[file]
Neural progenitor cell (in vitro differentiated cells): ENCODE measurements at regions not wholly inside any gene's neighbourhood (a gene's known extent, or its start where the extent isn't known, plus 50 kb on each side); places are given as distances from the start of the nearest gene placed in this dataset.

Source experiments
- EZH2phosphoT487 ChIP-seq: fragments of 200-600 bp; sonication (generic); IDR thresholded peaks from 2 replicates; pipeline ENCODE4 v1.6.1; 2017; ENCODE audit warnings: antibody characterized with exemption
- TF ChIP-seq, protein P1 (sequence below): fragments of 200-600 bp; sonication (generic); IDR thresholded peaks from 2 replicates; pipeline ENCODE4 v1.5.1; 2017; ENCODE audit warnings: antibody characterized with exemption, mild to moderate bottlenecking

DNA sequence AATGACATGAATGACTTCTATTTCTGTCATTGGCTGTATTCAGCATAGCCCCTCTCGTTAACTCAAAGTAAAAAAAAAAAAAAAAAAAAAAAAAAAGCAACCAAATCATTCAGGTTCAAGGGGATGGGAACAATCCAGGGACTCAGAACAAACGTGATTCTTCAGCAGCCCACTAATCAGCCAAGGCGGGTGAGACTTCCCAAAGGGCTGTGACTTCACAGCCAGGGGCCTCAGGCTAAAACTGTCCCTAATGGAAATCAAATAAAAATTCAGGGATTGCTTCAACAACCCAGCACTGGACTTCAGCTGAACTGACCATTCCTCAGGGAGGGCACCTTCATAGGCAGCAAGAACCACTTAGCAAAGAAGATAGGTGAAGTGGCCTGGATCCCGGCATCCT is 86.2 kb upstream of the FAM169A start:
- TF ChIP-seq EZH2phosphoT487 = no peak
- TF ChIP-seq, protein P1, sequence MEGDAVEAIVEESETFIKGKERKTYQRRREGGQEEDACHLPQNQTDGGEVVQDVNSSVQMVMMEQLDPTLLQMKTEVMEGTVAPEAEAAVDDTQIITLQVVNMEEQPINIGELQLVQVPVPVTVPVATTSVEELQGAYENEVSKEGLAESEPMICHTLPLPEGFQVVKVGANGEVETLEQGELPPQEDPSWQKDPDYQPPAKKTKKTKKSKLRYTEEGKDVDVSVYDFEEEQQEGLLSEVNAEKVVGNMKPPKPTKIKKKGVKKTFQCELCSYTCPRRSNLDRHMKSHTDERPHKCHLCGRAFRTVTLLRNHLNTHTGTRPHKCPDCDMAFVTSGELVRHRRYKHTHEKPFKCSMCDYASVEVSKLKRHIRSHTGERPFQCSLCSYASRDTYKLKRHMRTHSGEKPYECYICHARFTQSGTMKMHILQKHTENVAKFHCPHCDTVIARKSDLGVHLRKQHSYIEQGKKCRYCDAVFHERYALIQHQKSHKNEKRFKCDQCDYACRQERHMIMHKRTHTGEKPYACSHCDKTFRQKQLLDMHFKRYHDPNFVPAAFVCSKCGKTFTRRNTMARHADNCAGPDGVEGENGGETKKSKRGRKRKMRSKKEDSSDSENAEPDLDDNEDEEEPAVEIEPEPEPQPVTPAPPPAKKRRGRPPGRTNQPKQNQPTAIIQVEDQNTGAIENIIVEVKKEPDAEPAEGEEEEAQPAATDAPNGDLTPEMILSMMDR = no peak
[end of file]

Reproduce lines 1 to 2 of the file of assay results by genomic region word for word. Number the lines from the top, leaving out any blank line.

Neural progenitor cell (in vitro differentiated cells): ENCODE measurements at regions not wholly inside any gene's neighbourhood (a gene's known extent, or its start where the extent isn't known, plus 50 kb on each side); places are given as distances from the start of the nearest gene placed in this dataset.

Source experiments